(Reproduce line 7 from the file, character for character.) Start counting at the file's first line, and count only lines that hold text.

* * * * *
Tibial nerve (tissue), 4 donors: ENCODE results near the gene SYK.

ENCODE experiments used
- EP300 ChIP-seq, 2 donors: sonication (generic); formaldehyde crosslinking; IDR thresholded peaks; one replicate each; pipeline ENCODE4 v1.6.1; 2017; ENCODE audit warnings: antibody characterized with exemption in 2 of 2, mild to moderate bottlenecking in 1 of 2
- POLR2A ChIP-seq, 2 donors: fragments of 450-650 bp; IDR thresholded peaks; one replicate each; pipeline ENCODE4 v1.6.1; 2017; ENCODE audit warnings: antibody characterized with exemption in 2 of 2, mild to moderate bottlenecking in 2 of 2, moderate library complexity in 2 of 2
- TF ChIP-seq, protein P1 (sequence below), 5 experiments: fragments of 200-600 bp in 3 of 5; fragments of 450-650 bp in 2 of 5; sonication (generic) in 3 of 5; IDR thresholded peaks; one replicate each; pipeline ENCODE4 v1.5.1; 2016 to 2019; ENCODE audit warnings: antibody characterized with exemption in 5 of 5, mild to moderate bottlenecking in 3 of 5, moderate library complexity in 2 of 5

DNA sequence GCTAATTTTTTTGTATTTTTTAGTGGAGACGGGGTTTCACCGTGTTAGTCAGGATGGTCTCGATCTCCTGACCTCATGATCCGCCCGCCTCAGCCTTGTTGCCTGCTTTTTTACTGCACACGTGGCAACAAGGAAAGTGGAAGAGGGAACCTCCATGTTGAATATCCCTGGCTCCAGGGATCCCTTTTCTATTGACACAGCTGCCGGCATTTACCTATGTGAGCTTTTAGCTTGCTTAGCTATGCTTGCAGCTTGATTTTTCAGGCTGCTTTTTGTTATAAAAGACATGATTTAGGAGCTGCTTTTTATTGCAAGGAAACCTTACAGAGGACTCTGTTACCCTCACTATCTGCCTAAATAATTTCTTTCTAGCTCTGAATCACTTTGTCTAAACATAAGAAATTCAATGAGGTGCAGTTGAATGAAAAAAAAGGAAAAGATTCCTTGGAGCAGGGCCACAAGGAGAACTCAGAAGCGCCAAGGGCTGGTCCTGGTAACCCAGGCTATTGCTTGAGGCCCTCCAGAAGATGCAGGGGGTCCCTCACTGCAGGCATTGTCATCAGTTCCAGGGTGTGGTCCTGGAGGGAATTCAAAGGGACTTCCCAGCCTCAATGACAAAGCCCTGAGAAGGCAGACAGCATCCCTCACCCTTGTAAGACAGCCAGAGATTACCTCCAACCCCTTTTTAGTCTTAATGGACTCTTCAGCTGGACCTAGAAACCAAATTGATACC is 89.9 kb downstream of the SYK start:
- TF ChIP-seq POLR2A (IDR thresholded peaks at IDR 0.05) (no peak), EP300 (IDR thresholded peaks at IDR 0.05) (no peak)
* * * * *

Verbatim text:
- TF ChIP-seq POLR2A (IDR thresholded peaks at IDR 0.05) (no peak), EP300 (IDR thresholded peaks at IDR 0.05) (no peak)